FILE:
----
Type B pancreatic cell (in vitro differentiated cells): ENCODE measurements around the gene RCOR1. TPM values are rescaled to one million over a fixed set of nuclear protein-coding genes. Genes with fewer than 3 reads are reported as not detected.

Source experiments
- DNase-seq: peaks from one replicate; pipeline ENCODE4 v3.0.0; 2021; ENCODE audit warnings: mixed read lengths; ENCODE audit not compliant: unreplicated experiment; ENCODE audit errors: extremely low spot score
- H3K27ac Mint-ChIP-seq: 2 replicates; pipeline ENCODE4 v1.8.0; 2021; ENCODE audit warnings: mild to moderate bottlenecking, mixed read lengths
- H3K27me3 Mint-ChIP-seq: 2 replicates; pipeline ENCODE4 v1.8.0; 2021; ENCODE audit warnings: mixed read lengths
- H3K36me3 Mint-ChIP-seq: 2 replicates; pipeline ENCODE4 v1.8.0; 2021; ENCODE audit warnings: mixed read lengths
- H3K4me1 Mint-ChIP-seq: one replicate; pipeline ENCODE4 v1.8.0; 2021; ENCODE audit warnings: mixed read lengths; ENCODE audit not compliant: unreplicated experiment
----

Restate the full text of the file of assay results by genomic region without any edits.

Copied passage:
Type B pancreatic cell (in vitro differentiated cells): ENCODE measurements around the gene RCOR1. TPM values are rescaled to one million over a fixed set of nuclear protein-coding genes. Genes with fewer than 3 reads are reported as not detected.

Source experiments
- DNase-seq: peaks from one replicate; pipeline ENCODE4 v3.0.0; 2021; ENCODE audit warnings: mixed read lengths; ENCODE audit not compliant: unreplicated experiment; ENCODE audit errors: extremely low spot score
- H3K27ac Mint-ChIP-seq: 2 replicates; pipeline ENCODE4 v1.8.0; 2021; ENCODE audit warnings: mild to moderate bottlenecking, mixed read lengths
- H3K27me3 Mint-ChIP-seq: 2 replicates; pipeline ENCODE4 v1.8.0; 2021; ENCODE audit warnings: mixed read lengths
- H3K36me3 Mint-ChIP-seq: 2 replicates; pipeline ENCODE4 v1.8.0; 2021; ENCODE audit warnings: mixed read lengths
- H3K4me1 Mint-ChIP-seq: one replicate; pipeline ENCODE4 v1.8.0; 2021; ENCODE audit warnings: mixed read lengths; ENCODE audit not compliant: unreplicated experiment